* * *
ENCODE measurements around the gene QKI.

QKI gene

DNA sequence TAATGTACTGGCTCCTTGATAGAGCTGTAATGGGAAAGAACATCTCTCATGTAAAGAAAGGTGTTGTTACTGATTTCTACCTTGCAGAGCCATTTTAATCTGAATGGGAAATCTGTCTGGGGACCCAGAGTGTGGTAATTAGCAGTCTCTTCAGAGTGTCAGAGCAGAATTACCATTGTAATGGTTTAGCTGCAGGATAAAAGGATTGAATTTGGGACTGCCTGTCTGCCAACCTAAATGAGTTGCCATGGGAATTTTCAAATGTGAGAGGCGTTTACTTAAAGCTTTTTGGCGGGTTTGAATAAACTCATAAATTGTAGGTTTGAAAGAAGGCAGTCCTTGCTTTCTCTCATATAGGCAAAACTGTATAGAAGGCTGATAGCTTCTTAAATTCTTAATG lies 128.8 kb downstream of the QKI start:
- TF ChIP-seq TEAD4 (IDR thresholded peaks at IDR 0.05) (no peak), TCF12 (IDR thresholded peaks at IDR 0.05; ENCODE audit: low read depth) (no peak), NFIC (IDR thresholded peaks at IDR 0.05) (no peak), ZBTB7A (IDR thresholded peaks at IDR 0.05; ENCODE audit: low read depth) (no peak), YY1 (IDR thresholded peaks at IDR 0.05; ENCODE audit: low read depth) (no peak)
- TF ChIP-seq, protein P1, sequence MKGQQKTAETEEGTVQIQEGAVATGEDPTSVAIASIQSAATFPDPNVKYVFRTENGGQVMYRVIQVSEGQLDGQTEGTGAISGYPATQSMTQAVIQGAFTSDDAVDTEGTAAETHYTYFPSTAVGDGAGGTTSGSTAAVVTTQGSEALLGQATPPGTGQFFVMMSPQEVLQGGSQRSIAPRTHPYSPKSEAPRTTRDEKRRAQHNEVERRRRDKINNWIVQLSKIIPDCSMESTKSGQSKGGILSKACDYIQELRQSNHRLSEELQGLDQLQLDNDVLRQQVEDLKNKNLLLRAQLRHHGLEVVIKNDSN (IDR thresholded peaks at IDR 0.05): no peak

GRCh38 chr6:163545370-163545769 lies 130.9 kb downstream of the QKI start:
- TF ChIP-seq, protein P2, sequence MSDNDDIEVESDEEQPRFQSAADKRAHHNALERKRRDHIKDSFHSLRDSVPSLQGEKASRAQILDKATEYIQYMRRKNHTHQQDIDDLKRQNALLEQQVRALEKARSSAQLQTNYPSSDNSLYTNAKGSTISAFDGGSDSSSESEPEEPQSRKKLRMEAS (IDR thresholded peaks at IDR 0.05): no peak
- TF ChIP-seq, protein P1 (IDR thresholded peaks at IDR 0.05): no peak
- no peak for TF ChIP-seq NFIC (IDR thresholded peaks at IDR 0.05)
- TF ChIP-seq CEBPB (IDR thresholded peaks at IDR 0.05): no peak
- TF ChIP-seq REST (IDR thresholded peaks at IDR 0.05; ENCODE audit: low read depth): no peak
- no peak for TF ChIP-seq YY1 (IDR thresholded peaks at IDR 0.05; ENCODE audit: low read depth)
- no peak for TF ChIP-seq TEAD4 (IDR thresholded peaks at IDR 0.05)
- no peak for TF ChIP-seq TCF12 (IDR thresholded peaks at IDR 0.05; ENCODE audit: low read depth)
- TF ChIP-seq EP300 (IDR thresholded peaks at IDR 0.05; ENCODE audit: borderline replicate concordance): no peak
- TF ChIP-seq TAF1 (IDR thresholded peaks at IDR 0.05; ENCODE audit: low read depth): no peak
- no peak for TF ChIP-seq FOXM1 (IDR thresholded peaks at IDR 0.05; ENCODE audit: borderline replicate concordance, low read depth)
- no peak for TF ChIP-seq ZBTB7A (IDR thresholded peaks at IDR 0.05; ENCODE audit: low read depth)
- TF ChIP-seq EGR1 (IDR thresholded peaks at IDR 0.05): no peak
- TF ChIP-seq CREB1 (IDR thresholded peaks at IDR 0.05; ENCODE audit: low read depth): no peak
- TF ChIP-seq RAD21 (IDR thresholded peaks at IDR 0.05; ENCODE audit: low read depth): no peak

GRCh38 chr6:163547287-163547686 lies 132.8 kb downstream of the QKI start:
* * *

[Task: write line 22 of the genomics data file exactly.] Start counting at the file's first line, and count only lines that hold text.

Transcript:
GRCh38 chr6:163547287-163547686 lies 132.8 kb downstream of the QKI start: